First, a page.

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Monday, Oct. 29, 2007
Sovereign vultures look Adam Smith in the eye
By NORIKO HAMA
When Adam Smith wrote "An Inquiry into the Nature and Causes of the Wealth of Nations" in 1776, the industrial revolution had entered its second decade and the relationship between nations and their wealth was still relatively straightforward.
Wealthy nations built empires. Empire-building nations became wealthy. National wealth was put to use within national borders, or at least within the borders of their respective empires, to further the causes of industrialization and yet more wealth creation.
Wealth creation remains a fundamental concern of nations to this day. That said though, it seems increasingly to be more a question of what to do with the wealth rather than how to create it. For sovereign wealth funds are all the rage now.
Sovereign wealth funds are the vehicle whereby nations invest their accumulated wealth in all manners of things, such as banks, supermarkets, seaports, power companies and even investment funds throughout the world. It is not that these managers of national wealth are all that much of a new phenomenon in themselves. They may not have been around in Adam Smith's time, but they have been a feature of the global financial landscape for much of the postwar 20th century.
Oil-rich countries have typically relied on sovereign wealth funds for quite some time now to make their riches beget more riches around the world. They are attracting attention today because they are bigger, there are more of them and therefore they are becoming a more prominent force in global financial markets.
More to the point, the fact that is causing the most stir is that China has entered the picture. The China Investment Fund, created just a few months ago, was set up to manage China's rapidly accumulating foreign-exchange reserves.
China is large. It may now claim to be a market economy but its political structure is still one of single-party rule under the rigid Communist Party. The world is understandably concerned about the effects of such a nation's emergence as a potential stakeholder and shareholder engaged in all kinds of economic activity.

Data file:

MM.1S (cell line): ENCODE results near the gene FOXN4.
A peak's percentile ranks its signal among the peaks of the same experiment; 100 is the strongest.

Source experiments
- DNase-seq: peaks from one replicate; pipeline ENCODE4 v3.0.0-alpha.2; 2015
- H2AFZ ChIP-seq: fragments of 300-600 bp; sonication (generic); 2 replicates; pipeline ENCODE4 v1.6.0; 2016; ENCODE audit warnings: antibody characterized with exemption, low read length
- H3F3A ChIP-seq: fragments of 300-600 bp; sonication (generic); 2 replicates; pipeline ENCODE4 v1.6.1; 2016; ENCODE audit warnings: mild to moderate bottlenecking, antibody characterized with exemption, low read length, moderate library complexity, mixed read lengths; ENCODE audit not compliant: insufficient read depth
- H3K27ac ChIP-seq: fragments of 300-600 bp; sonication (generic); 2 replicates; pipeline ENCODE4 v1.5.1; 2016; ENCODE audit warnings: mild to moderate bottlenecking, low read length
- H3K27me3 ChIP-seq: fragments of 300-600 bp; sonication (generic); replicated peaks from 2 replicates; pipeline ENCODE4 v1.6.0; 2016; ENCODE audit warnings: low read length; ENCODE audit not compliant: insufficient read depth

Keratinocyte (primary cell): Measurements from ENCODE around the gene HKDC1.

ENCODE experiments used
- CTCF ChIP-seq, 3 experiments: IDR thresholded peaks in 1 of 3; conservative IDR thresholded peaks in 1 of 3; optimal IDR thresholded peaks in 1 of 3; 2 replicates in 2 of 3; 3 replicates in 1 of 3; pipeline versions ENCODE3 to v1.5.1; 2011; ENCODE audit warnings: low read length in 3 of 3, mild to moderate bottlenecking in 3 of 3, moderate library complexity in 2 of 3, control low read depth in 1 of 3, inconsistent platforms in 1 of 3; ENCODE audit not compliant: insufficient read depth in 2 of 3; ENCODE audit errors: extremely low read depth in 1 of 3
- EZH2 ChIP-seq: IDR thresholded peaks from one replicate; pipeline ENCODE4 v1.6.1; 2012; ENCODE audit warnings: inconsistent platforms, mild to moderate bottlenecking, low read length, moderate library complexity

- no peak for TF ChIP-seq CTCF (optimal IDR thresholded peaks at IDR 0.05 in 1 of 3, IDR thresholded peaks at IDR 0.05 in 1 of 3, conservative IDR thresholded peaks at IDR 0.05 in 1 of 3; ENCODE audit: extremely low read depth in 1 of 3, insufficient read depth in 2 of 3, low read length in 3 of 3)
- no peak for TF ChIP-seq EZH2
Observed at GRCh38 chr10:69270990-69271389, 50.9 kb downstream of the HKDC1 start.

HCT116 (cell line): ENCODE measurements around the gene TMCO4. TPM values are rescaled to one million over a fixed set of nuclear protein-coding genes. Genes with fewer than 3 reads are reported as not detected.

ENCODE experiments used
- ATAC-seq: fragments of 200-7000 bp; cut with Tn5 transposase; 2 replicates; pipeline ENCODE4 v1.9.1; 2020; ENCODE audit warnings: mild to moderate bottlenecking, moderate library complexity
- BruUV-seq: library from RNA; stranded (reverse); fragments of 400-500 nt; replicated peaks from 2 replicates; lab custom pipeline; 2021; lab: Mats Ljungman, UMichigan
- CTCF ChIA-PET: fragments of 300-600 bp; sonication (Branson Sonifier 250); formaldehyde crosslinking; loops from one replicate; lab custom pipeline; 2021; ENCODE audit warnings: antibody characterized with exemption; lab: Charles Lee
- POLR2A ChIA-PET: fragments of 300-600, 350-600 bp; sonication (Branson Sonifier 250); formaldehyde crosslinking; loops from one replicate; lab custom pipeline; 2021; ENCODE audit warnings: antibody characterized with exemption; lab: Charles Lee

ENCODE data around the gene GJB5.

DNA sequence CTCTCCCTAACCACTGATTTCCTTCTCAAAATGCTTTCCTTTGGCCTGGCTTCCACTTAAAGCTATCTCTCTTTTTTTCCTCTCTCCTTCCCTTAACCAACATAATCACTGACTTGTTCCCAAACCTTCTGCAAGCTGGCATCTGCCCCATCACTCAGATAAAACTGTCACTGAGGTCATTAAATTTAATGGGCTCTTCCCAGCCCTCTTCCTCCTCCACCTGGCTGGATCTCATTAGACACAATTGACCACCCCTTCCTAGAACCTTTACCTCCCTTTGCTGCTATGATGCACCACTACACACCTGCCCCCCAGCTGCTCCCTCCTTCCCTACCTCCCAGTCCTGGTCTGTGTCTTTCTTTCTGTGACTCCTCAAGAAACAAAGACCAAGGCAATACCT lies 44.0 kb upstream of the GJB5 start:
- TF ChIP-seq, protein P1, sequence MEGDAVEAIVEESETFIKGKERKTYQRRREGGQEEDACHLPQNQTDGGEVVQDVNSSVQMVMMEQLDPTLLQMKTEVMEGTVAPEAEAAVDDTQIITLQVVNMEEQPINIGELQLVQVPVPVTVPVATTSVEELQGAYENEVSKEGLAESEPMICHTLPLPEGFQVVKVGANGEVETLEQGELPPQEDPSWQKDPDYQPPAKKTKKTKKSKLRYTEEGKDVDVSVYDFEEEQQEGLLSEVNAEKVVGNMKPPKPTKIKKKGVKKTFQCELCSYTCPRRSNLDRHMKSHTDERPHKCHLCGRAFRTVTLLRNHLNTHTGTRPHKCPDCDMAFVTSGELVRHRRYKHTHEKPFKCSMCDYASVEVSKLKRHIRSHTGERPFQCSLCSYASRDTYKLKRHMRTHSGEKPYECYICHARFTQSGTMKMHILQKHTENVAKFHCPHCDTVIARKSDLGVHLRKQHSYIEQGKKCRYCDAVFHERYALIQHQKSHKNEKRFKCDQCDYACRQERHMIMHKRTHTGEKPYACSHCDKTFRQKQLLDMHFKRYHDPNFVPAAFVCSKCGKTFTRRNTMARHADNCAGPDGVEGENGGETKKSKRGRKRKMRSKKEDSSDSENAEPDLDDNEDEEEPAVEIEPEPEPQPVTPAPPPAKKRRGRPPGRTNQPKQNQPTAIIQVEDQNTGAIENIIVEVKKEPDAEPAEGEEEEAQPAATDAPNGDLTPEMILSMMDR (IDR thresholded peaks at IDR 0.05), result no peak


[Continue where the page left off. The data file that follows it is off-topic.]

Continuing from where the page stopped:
Are capitalist states about to witness the seizure of their strategic assets by state capitalism?
Yet the really fascinating thing about this whole turn of events is not necessarily the China issue. More fundamentally, it makes you wonder what globalization is really supposed to be all about.
It was supposed to be about nation state borders becoming increasingly irrelevant. It was supposed to be about the world becoming flat. It was supposed to be about the world becoming a village. Or so people argued.
And to crown all this argument, were not people starting make the point that we were now entering the world of fund capitalism as opposed to nation-state capitalism? Were not investment funds on the way to running economies rather than governments? Were not the vultures supposed to be circling around, about to descend on nationally treasured industries, while national governments looked helplessly on?
Well it now seems that the nations themselves are taking on the vulture role. Or so potential host nations fear. This is a very strange state of affairs.
What would Adam Smith make of it all, one wonders.
Would he tell us not to worry because the invisible hand of the market will guide even sovereign wealth funds toward optimum investment decisions that benefit the whole?
That would be reassuring. But would it also be true? We can only wait and see.
At least we now know that the wealth of nations has acquired a new lease on life in the global jungle. Fingers crossed that the reborn beast is not predatory.
Noriko Hama is an economist and a professor at Doshisha University Graduate School of Business.